[0035]FIG. 2 is a side view of the mobile artillery system looking from position A of FIG. 1. FIG. 3 is a side perspective view of the mobile artillery system of FIG. 1.

[0036] The capability of the system to be both lightweight and attain structural rigidity enhances the effectiveness of the rapid deployment force to respond quickly to an emerging crisis in less time from base to a global theatre of operation. The integrated system offers high ground tactical mobility because of its capability to move rapidly about the battlefield. The howitzer 22 can thus be rapidly deployed to critical areas immediately upon landing so as to exert influence on the battlefield. Likewise, the howitzer 22 has the capability to evacuate from critical areas immediately. In the battlefield, high mobility means higher survival probability. The system, including the howitzer gun 22 also functions as the tow vehicle and logistics train, thus eliminating the dependency on a separate tow vehicle and logistics train.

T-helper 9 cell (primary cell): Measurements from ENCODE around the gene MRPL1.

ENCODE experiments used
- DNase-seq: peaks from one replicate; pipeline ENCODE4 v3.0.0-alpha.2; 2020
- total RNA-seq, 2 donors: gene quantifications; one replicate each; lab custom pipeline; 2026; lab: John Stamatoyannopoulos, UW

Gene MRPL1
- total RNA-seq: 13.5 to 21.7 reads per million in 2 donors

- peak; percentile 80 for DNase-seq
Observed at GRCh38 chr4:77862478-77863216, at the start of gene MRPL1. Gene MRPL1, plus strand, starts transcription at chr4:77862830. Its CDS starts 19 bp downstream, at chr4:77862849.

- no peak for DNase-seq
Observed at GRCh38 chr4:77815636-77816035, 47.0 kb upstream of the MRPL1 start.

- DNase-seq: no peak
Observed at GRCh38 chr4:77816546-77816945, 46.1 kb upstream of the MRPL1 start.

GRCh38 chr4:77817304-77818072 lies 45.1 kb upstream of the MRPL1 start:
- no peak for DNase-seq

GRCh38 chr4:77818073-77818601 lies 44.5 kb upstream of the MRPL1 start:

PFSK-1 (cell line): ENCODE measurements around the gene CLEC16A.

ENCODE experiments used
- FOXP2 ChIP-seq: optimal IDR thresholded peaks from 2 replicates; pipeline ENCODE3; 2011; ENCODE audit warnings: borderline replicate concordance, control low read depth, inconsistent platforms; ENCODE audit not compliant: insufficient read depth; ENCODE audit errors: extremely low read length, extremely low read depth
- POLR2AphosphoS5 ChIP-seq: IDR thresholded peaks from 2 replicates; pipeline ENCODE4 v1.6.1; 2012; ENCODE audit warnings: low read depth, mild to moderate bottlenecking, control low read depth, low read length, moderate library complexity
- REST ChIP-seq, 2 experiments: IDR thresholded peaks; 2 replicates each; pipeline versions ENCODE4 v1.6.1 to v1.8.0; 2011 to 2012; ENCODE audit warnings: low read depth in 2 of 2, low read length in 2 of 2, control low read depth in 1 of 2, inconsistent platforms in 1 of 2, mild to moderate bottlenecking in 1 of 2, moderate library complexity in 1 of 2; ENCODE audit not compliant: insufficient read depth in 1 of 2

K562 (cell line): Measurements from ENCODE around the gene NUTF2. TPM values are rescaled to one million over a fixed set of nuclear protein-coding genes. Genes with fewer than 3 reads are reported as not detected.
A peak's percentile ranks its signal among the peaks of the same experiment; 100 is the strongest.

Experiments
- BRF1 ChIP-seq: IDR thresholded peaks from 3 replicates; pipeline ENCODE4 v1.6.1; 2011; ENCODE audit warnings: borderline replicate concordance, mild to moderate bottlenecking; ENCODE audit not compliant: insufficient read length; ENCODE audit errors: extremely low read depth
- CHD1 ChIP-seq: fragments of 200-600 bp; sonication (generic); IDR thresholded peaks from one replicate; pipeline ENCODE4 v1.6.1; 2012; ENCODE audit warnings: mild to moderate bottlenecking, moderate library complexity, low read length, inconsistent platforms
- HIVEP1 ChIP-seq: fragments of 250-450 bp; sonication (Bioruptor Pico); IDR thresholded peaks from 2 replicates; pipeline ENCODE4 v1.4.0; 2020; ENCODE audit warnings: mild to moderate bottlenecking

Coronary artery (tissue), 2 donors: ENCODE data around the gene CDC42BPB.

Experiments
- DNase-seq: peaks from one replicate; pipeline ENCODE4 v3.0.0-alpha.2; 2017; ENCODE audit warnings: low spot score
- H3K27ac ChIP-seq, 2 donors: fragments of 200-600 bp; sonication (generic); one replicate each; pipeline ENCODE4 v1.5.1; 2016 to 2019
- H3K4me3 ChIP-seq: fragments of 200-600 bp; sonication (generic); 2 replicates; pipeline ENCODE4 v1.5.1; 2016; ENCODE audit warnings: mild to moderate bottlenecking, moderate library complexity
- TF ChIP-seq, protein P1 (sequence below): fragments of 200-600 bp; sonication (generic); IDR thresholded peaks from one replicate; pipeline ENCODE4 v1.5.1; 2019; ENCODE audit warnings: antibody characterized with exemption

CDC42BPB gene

[0037] There are two operating modes of tho artillery firing system, the travelling mode and the firing mode. In the travelling mode, the elevation of the gun barrel 28 is kept low and passes through the cab of the vehicle (see FIG. 1). The safety roll-over bar 38 is hinged at both sides of the vehicle. It can be opened up from the midline at the top to allow traversing and elevation of the gun barrel 28 (see FIG. 2). In the firing mode, the outriggers 34 are lowered so that the spade structure 35 engages the ground to stabilize the howitzer gun 22 during firing, and the rear wheels 17 are lifted off the ground using trailing arms powered by hydro-pneumatic cylinders (72 in FIGS. 5a-5 c) which function also as a rear wheel suspension. This lowers the rear end of the chassis 12 together with the gun platform to touch the ground.

[0038] Rear Wheel Assembly

[0039]FIGS. 5a to 6 c illustrate the travelling positions of the rear wheels from a retracted position wherein the wheels are in contact with the ground, to a fully extended position, wherein the wheels are lifted off the ground.